We move products by sea, rail, over the road and through the air to national and global locations. More than 700 million tons of freight is moved annually in Indiana, according to the Indiana Department of Transportation.

As part of the ongoing Beyond the Bicentennial campaign, the Indiana Chamber of Commerce will release an open letter detailing the necessary policy positions for advancing the state’s Superior Infrastructure, as outlined in the Chamber’s long-range economic development plan Indiana Vision 2025. The letter, to be published on Sept. 27, will be the third in a series of four letters addressed to the major party gubernatorial candidates. Each letter details policies impacting the four drivers of Indiana Vision 2025. Additionally, the Indiana Logistics Summit will return to downtown Indianapolis on Nov. 16-17.

Keynote speaker Paul N. Jaenichen, Sr., United States Maritime Administrator, will address attendees on Nov. 17. Jaenichen was appointed to his position by President Obama in 2014 and is a retired career naval officer. He was a nuclear trained Submarine Officer in the U.S. Navy for 30 years, and will be speaking about the National Maritime Transportation Strategy and Marine highway projects.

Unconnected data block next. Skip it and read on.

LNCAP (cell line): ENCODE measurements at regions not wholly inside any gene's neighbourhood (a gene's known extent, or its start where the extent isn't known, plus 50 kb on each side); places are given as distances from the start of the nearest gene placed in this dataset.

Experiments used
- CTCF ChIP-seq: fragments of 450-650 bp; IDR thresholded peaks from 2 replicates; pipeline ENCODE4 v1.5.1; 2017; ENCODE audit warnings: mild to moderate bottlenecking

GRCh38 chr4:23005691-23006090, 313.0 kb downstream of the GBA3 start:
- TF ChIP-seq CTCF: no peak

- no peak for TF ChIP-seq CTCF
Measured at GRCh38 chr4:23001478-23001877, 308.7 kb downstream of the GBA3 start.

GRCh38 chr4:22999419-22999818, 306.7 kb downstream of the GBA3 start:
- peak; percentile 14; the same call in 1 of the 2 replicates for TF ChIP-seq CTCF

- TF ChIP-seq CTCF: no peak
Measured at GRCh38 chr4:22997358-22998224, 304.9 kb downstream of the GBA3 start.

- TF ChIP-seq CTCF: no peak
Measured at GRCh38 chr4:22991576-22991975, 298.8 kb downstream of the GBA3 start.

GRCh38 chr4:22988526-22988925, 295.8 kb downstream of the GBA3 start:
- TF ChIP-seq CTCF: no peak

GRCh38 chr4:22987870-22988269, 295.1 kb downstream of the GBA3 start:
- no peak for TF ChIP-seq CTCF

New to the summit will be a series of educational breakout sessions. These will feature speakers on topics such as: rail, air cargo, barge and trucking industries; going global; innovation; policy; and workforce.

Early discounted registration is open until Sept. 30 (though registration will continue after that date). Visit the web site at www.indianalogistics.com for more information and to register.

Road Funding Committee Discussions Ramp Up

9809397An in-depth interim summer study committee on road funding (called FIRSST) held its second meeting last week. This was an input session that focused on how Indiana’s road conditions and funding compare to other states.

There were several informative presentations from several different groups including Conexus and the National Conference of State Legislatures. Points of interest from the discussion:

  • For the U.S., average funding sources for highways and transit are 25% federal, 40% state and 35% local.
  • Indiana’s deficient roads cost $391 per motorist per year. This includes flat tires, bent rims and other costs.
  • Some 16% or 9,965 miles of Indiana’s roads are considered in poor condition; that ranks us third among six Midwestern states.
  • A total of 10.2% or 1,944 Indiana bridges are considered deficient in quality; that ranks us second among six Midwestern states.